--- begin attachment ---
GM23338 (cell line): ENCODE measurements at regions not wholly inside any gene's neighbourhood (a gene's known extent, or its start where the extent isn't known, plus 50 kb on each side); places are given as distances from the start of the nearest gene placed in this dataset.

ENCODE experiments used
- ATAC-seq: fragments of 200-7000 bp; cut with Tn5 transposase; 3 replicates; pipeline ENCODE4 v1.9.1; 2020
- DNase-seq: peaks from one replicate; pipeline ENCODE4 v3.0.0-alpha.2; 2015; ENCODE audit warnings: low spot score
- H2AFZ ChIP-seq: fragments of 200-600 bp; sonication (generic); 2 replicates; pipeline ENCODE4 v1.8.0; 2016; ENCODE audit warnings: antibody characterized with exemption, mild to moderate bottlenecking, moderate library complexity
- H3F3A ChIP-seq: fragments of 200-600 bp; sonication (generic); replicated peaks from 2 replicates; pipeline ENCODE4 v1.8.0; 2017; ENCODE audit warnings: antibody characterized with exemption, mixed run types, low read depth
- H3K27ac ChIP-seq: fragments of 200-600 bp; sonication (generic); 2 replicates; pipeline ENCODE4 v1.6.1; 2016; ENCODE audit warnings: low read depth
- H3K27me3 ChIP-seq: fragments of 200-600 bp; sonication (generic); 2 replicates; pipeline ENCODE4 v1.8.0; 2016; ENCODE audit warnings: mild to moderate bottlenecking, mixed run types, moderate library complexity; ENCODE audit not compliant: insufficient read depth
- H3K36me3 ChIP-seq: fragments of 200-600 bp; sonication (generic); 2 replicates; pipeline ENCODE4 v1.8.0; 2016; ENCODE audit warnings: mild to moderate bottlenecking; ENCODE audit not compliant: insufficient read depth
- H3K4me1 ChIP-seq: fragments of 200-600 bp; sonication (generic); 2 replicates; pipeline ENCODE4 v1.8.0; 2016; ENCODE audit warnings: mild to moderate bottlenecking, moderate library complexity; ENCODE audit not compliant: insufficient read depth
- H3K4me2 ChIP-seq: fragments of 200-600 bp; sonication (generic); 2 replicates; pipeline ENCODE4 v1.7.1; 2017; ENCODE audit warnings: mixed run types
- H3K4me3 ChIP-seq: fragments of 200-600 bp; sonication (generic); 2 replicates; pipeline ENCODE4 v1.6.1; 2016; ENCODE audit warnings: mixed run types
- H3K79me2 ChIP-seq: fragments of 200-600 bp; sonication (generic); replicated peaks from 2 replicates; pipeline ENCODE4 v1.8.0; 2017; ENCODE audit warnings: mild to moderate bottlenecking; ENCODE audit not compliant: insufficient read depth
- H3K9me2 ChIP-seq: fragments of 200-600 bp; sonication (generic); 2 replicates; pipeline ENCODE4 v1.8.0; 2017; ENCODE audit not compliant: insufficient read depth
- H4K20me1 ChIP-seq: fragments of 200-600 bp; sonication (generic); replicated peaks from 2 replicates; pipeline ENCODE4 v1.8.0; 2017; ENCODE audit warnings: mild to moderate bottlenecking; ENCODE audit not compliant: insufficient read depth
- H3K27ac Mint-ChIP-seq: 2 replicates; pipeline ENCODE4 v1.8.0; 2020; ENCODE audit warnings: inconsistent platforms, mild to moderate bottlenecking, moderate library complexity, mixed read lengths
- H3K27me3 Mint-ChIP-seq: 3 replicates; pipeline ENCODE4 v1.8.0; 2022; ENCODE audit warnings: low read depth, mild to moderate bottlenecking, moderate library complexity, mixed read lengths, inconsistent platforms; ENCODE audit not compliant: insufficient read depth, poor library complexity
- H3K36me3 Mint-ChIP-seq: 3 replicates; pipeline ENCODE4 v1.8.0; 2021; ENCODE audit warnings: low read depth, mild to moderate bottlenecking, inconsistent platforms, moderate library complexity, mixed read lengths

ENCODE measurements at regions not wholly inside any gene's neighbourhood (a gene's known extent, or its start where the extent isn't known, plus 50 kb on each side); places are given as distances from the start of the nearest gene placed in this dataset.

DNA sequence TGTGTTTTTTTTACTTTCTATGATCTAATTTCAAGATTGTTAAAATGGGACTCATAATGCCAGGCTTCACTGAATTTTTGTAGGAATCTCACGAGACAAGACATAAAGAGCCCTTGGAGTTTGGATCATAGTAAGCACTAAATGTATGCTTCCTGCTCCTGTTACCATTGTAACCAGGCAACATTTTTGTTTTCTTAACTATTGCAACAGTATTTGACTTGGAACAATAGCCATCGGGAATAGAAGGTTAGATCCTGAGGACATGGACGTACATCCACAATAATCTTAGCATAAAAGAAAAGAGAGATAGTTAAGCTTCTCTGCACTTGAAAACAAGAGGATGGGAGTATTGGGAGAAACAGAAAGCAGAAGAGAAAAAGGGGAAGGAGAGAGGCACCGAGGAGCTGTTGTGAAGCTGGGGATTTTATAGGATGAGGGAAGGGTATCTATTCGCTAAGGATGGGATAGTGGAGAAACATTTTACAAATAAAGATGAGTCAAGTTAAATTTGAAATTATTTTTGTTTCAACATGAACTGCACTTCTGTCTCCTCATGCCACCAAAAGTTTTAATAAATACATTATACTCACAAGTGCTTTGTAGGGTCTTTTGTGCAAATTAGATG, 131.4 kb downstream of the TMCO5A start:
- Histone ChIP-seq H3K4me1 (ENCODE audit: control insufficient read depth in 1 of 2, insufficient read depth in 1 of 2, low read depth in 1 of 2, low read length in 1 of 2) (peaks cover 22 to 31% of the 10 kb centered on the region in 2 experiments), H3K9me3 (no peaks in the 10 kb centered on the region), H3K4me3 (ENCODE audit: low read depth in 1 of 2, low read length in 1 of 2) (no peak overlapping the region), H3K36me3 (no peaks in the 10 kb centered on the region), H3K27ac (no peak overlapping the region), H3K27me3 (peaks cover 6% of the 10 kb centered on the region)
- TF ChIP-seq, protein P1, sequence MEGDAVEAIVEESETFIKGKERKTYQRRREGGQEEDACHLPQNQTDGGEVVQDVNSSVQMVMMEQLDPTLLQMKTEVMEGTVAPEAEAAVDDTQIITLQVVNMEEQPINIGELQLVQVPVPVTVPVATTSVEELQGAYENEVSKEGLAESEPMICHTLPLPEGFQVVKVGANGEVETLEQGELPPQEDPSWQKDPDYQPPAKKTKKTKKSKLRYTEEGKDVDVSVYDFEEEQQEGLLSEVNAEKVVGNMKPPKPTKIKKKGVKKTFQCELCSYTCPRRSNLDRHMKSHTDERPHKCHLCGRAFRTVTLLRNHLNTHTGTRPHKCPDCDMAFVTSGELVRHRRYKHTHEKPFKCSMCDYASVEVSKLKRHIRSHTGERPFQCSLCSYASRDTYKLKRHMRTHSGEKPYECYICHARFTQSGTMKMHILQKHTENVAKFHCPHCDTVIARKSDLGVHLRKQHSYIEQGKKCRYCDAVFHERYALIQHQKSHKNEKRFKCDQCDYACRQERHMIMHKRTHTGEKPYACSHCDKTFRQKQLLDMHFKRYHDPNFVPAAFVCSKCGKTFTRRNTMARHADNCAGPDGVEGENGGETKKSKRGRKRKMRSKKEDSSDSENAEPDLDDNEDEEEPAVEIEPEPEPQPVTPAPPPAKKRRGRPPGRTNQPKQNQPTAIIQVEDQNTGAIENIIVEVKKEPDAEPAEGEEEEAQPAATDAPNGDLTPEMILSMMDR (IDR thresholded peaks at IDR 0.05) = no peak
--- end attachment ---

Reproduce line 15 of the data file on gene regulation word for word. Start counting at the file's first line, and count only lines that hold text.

- H4K20me1 ChIP-seq: fragments of 200-600 bp; sonication (generic); replicated peaks from 2 replicates; pipeline ENCODE4 v1.8.0; 2017; ENCODE audit warnings: mild to moderate bottlenecking; ENCODE audit not compliant: insufficient read depth